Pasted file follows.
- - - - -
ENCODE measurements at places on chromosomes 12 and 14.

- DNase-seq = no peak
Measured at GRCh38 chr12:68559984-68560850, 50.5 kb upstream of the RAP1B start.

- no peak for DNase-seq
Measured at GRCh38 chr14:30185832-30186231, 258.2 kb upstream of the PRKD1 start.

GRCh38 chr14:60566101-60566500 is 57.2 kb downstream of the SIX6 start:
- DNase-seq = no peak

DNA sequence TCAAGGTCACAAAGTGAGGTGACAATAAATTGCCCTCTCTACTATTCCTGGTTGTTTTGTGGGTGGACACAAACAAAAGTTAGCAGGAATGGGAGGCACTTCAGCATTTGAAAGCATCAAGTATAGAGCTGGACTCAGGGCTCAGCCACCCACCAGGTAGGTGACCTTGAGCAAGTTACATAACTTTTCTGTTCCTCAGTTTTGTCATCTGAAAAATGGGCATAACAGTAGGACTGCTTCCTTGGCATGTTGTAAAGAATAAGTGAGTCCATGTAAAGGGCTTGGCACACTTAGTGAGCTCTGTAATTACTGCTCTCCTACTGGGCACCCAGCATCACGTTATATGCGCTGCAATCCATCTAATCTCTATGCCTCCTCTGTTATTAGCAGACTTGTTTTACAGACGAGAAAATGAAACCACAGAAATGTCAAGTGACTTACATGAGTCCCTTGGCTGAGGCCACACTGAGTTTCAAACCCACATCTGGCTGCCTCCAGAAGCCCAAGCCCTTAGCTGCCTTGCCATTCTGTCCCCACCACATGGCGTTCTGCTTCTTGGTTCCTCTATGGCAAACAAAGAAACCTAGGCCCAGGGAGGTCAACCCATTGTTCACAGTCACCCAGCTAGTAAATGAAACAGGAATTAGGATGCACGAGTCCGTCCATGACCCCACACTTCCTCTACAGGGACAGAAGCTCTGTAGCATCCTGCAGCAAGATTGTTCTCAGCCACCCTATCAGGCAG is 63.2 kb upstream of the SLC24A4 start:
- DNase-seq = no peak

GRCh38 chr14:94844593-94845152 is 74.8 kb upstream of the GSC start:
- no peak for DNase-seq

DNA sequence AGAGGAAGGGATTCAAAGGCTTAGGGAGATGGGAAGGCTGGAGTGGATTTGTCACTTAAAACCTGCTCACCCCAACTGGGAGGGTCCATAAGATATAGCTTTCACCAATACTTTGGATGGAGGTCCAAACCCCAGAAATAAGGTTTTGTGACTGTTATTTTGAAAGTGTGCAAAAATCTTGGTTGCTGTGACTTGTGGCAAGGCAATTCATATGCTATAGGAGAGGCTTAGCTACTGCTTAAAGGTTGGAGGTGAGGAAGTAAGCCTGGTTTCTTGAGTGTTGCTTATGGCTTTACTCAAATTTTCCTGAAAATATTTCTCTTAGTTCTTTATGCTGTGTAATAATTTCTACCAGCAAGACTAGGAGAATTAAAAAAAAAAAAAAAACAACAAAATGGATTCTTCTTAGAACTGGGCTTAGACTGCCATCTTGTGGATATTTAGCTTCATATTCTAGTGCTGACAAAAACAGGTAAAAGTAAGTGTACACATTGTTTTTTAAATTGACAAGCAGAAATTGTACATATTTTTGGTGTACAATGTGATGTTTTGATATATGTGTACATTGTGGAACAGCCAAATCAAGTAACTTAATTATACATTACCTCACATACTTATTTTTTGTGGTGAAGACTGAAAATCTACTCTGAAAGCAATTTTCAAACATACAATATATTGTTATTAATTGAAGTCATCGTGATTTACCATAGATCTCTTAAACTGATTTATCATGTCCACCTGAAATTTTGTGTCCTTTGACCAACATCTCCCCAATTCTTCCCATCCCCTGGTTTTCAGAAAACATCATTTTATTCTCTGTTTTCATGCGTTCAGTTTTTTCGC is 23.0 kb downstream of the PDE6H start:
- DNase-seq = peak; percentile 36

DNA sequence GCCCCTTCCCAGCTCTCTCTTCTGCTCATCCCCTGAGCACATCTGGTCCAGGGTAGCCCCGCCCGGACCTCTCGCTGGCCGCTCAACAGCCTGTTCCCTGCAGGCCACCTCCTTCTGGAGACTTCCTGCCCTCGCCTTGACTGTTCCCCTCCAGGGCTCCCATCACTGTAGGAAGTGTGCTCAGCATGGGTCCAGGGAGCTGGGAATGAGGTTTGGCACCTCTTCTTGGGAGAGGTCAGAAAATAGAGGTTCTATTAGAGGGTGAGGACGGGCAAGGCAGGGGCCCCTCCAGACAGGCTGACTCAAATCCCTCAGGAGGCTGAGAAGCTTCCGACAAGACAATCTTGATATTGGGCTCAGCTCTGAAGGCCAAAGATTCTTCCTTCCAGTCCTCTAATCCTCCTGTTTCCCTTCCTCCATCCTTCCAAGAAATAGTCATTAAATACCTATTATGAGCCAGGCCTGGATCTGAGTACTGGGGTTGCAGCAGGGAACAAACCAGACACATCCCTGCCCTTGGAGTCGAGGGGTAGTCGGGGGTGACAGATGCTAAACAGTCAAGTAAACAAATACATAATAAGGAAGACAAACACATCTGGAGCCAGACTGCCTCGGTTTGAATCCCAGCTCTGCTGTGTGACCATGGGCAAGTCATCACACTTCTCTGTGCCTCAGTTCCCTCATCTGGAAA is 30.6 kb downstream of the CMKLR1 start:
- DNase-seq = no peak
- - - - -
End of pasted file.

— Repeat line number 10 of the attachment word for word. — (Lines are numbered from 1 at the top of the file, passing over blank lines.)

GRCh38 chr14:94844593-94845152 is 74.8 kb upstream of the GSC start: